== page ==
Evaluating and improving the Community Land Model's sensitivity to land cover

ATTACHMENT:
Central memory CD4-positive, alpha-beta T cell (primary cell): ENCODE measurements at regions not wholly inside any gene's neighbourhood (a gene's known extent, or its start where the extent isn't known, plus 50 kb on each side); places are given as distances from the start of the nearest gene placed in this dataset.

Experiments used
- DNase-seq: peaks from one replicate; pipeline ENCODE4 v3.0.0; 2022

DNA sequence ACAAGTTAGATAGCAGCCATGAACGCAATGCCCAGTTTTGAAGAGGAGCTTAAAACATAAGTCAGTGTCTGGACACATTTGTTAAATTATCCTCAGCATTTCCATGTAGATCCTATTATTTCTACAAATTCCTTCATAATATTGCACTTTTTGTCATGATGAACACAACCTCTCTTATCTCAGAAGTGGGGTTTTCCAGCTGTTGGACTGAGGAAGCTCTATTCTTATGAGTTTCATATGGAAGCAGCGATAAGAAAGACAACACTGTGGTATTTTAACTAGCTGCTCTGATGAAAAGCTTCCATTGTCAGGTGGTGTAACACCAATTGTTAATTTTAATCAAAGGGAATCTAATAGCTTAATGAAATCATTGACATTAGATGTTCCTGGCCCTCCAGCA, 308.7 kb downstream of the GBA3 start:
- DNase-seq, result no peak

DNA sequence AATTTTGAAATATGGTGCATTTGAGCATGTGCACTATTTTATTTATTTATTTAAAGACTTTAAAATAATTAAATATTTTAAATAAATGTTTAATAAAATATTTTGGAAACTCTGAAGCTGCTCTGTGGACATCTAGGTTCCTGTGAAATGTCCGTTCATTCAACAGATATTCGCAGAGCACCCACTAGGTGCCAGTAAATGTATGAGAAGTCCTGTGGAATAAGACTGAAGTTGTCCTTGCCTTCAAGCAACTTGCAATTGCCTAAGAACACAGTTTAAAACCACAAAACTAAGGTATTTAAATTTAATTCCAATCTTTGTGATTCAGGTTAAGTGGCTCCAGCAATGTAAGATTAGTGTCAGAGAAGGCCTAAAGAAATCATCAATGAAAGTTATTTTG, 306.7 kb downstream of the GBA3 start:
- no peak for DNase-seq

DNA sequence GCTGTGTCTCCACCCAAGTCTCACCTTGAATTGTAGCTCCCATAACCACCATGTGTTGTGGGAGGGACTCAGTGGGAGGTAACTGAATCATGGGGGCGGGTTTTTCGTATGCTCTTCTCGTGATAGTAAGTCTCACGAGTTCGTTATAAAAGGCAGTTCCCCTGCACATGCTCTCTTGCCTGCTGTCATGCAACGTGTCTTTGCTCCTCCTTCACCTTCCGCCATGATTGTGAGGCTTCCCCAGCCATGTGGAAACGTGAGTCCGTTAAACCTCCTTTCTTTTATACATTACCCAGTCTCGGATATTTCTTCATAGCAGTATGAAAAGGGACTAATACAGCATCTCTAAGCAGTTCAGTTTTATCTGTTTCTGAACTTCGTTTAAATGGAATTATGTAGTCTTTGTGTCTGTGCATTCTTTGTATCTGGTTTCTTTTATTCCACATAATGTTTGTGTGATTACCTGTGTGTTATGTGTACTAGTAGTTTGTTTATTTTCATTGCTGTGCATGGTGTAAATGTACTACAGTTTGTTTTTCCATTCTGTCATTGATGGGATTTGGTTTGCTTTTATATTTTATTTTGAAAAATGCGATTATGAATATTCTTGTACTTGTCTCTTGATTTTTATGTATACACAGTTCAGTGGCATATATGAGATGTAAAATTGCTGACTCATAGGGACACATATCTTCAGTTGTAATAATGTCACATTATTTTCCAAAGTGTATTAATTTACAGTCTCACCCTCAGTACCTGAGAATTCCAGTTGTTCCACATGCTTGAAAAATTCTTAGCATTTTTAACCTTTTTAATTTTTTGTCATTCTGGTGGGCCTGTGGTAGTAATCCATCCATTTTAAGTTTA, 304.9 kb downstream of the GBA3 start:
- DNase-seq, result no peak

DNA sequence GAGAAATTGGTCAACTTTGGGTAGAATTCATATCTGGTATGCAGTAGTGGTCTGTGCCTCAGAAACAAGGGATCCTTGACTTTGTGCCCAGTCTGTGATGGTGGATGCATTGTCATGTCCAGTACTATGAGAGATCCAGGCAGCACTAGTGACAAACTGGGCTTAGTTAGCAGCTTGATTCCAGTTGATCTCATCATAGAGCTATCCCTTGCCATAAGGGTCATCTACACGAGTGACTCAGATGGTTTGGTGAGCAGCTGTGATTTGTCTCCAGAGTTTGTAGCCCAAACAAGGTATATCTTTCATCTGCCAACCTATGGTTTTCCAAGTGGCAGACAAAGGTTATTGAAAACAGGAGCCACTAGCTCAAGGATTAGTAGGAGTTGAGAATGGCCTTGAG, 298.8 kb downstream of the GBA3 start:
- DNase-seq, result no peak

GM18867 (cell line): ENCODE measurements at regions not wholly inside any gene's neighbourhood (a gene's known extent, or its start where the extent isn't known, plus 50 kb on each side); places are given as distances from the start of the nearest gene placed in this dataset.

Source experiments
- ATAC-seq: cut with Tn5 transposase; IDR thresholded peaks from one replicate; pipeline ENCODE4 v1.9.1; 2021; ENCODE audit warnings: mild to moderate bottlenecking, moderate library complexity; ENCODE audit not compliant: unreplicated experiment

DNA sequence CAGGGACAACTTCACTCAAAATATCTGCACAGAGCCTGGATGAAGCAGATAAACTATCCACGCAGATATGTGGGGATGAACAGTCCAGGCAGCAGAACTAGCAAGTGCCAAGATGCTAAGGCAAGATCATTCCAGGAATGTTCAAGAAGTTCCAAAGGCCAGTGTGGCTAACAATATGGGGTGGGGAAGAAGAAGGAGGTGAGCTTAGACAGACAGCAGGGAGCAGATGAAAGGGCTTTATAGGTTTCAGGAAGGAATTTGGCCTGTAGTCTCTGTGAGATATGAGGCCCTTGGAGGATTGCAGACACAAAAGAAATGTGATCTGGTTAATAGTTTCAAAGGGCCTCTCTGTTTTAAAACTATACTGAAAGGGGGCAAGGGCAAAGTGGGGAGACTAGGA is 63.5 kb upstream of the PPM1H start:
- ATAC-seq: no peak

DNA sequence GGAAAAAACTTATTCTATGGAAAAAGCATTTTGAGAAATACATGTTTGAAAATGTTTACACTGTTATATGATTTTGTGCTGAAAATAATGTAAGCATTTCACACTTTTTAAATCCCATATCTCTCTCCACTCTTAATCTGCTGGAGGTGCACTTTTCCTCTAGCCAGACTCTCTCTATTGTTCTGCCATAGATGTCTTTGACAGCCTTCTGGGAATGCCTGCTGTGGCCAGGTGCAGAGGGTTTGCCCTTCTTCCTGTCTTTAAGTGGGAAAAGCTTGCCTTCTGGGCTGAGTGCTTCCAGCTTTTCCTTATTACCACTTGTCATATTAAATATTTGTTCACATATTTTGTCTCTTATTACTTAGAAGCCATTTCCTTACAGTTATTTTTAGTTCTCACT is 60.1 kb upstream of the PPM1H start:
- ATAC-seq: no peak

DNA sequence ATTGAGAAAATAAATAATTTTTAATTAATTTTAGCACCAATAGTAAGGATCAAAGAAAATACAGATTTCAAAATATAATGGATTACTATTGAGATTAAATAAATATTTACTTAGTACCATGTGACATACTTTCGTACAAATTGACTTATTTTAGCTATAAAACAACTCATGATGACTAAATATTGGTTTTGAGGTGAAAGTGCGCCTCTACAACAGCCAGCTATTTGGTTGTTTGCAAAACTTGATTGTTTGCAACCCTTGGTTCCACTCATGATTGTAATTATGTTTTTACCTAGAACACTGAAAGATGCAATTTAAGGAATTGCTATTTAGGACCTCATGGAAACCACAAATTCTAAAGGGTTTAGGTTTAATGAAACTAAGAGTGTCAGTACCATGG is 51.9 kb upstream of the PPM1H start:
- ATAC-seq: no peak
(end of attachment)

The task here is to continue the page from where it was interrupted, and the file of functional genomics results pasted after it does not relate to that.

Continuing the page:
Abstract. Modeling studies have shown the importance of biogeophysical effects of deforestation on local climate conditions but have also highlighted the lack of agreement across different models. Recently, remote-sensing observations have been used to assess the contrast in albedo, evapotranspiration (ET), and land surface temperature (LST) between forest and nearby open land on a global scale. These observations provide an unprecedented opportunity to evaluate the ability of land surface models to simulate the biogeophysical effects of forests. Here, we evaluate the representation of the difference of forest minus open land (i.e., grassland and cropland) in albedo, ET, and LST in the Community Land Model version 4.5 (CLM4.5) using various remote-sensing and in situ data sources. To extract the local sensitivity to land cover, we analyze plant functional type level output from global CLM4.5 simulations, using a model configuration that attributes a separate soil column to each plant functional type. Using the separated soil column configuration, CLM4.5 is able to realistically reproduce the biogeophysical contrast between forest and open land in terms of albedo, daily mean LST, and daily maximum LST, while the effect on daily minimum LST is not well captured by the model. Furthermore, we identify that the ET contrast between forests and open land is underestimated in CLM4.5 compared to observation-based products and even reversed in sign for some regions, even when considering uncertainties in these products. We then show that these biases can be partly alleviated by modifying several model parameters, such as the root distribution, the formulation of plant water uptake, the light limitation of photosynthesis, and the maximum rate of carboxylation. Furthermore, the ET contrast between forest and open land needs to be better constrained by observations to foster convergence amongst different land surface models on the biogeophysical effects of forests. Overall, this study demonstrates the potential of comparing subgrid model output to local observations to improve current land surface models' ability to simulate land cover change effects, which is a promising approach to reduce uncertainties in future assessments of land use impacts on climate.